Additionally, given that social media platforms can potentially open up such a high volume of adverse events, social data could burden pharmaceutical companies without providing any assurance that the episodes reported are real, hence a risk analysis needs to be conducted to understand the potential impact.

However, research shows that such cases tend to relate to milder events. Whilst it is critical mild events are reported, the high volume of mild cases may just reflect nuances in social data. Therefore, its validity shouldn’t necessarily be questioned simply because it doesn’t correspond with existing pharmacovigilance sources8.

An exciting future

At Vox.Bio, we have extensive experience working with patient influencers and patient groups to capture and harness patient insights in a responsible and productive way. As such, we believe firmly that social data is a powerful tool to gain first-hand insights from real patients in real-time, especially in early product development. In our experience, social data also can and should be used to inform decision-making across the product life cycle and could be used as RWE in the future.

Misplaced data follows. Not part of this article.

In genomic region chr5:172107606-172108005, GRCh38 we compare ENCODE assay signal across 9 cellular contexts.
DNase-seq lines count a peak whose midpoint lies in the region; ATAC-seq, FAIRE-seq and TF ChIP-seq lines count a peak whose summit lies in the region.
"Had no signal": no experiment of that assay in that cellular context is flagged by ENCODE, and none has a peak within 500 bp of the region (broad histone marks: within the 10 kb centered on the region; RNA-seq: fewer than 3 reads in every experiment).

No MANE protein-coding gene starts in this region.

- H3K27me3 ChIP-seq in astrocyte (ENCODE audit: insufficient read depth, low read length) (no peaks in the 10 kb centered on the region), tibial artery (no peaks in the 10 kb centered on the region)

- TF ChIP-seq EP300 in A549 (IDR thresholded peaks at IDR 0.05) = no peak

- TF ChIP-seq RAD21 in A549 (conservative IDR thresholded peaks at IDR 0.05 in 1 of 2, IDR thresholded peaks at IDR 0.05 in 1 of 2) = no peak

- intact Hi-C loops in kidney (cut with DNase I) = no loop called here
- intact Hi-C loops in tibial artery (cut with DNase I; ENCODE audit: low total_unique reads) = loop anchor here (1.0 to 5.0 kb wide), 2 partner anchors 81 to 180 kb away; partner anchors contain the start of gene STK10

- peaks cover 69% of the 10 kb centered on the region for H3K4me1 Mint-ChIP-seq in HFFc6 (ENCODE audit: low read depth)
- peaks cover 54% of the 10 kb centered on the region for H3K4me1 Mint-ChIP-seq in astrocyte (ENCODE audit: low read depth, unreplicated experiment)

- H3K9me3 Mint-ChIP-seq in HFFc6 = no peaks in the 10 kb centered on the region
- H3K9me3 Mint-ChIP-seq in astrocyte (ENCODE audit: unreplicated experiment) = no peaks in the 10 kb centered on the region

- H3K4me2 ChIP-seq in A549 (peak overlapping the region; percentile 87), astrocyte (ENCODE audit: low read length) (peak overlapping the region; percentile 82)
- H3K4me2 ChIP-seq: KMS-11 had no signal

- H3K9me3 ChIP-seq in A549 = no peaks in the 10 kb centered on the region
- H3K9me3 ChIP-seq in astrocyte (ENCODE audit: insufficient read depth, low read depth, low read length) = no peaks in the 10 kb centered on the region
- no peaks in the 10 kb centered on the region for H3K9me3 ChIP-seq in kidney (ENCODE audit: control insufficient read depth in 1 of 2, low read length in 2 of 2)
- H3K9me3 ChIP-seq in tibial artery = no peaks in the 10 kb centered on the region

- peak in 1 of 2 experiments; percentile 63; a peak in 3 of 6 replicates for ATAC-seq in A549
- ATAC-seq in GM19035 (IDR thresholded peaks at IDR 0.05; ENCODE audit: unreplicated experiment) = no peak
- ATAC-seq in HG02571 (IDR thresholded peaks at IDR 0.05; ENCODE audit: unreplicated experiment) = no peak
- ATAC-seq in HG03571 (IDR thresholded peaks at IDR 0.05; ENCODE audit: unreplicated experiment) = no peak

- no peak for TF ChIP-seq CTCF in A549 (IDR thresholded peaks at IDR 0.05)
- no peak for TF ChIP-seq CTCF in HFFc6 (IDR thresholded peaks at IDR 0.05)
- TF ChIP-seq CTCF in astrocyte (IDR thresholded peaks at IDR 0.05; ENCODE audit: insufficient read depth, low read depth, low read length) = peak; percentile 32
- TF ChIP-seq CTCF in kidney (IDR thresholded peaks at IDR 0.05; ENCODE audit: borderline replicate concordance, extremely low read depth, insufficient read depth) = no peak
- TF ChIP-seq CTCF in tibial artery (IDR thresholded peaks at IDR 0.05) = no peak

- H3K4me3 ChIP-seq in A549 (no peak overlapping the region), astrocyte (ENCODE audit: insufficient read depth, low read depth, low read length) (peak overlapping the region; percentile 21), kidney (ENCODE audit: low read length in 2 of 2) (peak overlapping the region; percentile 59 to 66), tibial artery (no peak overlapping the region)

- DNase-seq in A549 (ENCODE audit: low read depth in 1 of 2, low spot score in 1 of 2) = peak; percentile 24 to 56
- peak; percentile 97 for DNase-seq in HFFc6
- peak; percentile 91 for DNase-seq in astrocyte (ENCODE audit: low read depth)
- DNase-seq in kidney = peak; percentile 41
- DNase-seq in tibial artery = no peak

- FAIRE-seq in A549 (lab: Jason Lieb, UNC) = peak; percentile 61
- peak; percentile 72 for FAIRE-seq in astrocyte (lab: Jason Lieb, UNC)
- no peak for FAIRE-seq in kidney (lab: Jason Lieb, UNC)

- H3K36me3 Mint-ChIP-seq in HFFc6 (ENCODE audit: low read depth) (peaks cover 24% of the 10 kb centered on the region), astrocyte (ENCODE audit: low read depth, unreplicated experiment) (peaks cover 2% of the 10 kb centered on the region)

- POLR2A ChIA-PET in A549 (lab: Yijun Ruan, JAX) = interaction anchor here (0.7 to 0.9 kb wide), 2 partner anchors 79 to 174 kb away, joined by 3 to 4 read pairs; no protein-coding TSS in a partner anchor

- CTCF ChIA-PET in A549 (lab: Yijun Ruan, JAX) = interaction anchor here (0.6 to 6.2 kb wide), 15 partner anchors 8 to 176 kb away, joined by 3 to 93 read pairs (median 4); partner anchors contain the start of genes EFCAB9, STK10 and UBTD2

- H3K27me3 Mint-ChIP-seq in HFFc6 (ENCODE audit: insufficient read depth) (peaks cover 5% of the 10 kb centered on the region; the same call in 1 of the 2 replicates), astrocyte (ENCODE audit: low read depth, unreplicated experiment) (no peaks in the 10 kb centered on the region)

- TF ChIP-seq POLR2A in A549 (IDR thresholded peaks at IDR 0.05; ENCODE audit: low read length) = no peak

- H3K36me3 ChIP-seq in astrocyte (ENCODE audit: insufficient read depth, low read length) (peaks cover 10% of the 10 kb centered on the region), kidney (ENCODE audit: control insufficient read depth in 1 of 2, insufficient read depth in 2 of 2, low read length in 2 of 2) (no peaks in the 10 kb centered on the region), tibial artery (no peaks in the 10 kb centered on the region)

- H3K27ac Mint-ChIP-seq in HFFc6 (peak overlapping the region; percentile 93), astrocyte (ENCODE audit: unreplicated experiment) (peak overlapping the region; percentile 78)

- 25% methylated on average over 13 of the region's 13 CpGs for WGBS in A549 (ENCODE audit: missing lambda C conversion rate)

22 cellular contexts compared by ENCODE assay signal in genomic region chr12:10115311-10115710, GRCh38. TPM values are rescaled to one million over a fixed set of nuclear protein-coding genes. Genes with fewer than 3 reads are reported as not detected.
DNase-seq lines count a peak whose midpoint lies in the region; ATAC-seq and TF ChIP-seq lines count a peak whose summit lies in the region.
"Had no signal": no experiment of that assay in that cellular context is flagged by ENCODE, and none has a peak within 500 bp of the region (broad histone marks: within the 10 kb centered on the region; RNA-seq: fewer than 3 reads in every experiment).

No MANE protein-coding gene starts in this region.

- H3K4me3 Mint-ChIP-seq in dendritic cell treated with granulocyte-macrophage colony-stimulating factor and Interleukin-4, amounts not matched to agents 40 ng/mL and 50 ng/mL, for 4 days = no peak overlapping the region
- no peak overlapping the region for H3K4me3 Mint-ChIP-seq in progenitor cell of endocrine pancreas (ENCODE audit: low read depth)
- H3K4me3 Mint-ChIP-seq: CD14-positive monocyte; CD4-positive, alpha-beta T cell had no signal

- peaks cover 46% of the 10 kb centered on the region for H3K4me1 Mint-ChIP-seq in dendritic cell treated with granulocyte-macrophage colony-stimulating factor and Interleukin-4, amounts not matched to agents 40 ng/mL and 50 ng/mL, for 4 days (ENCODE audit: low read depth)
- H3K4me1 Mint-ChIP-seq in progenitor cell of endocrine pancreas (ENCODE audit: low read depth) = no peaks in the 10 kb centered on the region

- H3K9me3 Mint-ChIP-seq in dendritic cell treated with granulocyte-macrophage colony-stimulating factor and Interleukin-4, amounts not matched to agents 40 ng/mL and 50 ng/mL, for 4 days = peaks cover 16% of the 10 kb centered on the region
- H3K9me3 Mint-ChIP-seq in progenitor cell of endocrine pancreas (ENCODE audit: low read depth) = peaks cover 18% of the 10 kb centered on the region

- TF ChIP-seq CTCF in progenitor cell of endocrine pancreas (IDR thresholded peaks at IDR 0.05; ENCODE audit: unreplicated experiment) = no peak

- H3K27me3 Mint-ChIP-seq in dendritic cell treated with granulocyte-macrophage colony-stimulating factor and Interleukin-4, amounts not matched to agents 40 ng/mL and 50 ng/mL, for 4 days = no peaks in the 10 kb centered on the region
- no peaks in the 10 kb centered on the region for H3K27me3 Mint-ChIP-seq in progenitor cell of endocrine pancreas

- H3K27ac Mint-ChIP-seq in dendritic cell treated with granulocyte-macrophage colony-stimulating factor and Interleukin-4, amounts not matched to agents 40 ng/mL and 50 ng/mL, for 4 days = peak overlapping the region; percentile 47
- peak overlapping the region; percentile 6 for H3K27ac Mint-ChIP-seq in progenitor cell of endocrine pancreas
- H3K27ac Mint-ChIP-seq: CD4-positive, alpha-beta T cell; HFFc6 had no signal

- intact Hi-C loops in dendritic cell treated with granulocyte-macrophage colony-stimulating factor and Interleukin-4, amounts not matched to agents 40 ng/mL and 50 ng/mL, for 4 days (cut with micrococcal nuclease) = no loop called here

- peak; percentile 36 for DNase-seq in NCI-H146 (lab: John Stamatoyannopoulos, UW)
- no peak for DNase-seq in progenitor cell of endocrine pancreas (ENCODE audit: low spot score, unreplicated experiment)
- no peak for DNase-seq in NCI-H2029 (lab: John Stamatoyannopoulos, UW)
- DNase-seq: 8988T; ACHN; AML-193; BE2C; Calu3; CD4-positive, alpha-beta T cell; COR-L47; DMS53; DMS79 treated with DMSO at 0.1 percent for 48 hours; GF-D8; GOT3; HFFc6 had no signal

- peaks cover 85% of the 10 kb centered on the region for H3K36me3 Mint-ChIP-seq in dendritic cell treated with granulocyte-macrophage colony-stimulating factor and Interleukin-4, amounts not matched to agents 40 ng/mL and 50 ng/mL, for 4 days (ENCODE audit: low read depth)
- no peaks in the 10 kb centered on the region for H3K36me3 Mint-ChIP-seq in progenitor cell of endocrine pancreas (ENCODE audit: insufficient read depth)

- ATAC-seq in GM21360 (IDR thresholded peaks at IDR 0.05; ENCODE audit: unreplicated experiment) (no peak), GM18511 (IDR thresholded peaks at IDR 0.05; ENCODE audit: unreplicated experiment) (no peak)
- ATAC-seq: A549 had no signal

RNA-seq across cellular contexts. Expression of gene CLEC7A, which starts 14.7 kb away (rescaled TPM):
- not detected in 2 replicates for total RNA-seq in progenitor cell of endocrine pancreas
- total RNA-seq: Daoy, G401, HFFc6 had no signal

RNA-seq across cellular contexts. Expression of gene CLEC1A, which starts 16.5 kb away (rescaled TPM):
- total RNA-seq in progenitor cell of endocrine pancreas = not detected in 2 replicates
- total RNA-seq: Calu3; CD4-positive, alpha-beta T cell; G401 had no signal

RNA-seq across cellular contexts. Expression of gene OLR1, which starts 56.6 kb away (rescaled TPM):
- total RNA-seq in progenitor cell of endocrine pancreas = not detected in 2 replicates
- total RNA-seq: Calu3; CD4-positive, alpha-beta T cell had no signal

We are confident that, over time, the evidence base from social data will only strengthen further to the extent that it will become commonplace for healthcare and pharmaceutical companies to use it to inform research and development of products. If you are considering leveraging the potential of social data and want to get ahead of the curve, please reach out to us at Vox.Bio. We stand ready to help and look forward to hearing from you.


  1. Value In Health Journal
  2. Veradigm
  3. B M C Medical Research 
  4. National Library Of Medicine 
  5. BMC
  6. National Institute for Health and Care Excellence
  7. Pistoia Alliance
  8. B M C Medicine


On the 25th April 2023 at 16:00 BST we’ll be hosting a free webinar, discussing the role of the patient influencer in the future of healthcare, to join simply follow the instructions here.